The Biologic Revolution Demands More from Pathology
Pathology’s beginnings trace back to the Italian Renaissance, when physicians performed autopsies in an attempt to understand disease. The role of pathology has expanded dramatically since then ― influencing the entire scientific and medical continuum from research, bio-marker discovery, and safety studies, to intraoperative consults and personalized medicine.
We are now in the second decade of what is called the “Biologic Revolution” for Life Science. It’s essential that the maximum relevant biologic information be extracted from every specimen and shared among collaborators efficiently and expediently. Conventional glass slides do not support these capabilities or whole slide image analysis. Sharing glass slides among scientific peers or study partners have added complications―inaccurate scoring, inconsistent conclusions, and the difficulty of gaining concordance among pathologists. Additionally, there is the time, expense, and resources lost with glass shipping and tracking as well as travel for consults. Manual analytic processes are time-consuming and tedious and only scratch the surface of what the researcher can learn about the specimen.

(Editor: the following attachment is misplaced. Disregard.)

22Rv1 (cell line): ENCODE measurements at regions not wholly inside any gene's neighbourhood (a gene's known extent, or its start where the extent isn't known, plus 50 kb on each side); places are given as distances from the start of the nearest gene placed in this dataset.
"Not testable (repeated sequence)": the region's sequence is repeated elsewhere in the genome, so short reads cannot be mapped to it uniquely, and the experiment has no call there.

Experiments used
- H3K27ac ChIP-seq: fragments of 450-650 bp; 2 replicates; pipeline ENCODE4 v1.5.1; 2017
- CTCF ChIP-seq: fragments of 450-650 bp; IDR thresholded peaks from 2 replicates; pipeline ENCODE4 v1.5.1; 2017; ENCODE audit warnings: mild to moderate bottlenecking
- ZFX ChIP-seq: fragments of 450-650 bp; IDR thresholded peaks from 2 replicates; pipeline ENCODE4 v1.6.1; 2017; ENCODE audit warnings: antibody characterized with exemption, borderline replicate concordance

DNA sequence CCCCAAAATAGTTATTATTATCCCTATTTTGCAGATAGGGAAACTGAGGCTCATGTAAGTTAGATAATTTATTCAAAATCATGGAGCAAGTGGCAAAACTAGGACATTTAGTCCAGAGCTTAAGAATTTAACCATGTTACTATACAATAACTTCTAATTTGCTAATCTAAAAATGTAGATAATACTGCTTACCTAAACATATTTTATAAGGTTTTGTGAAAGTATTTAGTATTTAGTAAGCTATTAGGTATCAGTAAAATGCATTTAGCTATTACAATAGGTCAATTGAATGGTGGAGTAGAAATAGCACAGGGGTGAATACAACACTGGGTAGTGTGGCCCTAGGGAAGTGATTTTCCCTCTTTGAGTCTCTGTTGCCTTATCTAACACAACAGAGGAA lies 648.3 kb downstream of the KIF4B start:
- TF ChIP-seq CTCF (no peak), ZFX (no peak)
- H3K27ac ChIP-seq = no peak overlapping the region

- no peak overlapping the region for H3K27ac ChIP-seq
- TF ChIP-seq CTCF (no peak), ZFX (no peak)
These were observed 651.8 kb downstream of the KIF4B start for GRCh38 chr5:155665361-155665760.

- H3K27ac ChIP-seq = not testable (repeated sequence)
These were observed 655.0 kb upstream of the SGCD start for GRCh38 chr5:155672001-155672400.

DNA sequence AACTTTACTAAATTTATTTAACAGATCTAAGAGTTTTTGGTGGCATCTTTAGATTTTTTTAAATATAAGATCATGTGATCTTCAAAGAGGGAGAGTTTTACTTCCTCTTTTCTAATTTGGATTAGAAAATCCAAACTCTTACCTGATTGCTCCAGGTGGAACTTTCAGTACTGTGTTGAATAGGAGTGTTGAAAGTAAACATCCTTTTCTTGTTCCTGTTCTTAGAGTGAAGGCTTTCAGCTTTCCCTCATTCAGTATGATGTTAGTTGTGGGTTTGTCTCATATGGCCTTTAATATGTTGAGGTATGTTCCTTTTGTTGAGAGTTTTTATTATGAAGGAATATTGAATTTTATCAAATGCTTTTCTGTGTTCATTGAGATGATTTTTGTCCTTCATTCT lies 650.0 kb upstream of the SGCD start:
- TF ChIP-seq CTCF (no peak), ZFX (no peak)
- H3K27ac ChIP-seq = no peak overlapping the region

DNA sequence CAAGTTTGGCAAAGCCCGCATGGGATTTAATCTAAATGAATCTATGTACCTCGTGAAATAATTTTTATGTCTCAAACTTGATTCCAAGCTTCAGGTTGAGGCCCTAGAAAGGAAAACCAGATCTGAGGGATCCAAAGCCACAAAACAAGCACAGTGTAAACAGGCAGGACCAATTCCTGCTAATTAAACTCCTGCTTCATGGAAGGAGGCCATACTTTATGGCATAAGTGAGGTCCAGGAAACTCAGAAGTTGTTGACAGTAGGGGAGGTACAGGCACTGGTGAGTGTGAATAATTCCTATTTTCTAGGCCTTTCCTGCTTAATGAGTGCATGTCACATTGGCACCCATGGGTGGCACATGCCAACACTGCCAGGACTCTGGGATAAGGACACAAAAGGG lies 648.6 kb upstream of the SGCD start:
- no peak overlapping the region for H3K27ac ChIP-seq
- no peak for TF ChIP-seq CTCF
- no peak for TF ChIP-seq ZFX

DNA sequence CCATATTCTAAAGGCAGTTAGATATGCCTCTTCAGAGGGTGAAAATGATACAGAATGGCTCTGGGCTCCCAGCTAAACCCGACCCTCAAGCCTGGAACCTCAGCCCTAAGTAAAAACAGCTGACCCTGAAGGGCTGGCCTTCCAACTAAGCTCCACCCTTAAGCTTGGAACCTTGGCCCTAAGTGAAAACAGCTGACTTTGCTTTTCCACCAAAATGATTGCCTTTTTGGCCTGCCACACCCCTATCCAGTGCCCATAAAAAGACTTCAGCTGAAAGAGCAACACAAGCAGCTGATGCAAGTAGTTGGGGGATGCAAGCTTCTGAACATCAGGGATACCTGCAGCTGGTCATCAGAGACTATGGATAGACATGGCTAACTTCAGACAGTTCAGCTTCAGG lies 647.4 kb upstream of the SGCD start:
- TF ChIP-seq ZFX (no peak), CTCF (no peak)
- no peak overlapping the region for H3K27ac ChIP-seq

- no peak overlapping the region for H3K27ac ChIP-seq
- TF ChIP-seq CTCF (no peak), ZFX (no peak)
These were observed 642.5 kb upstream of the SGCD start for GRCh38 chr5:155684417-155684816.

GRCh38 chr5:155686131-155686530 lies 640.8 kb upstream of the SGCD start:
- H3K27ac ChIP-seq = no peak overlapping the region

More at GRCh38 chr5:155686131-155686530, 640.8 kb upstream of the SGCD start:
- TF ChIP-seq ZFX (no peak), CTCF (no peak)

Organizations stuck in these manual and outdated analog processes cannot access their data fast enough―and when they do, the data itself may be insufficient to support a decision. Today’s Life Science teams are challenged to keep pace with technological advancements and the demand to produce more with fewer resources. The labor and time intensive processes of current pathology practice have proven themselves to be too unyielding. Pathologists are looking to new technologies to help them further unleash their skills and collaborate more easily.
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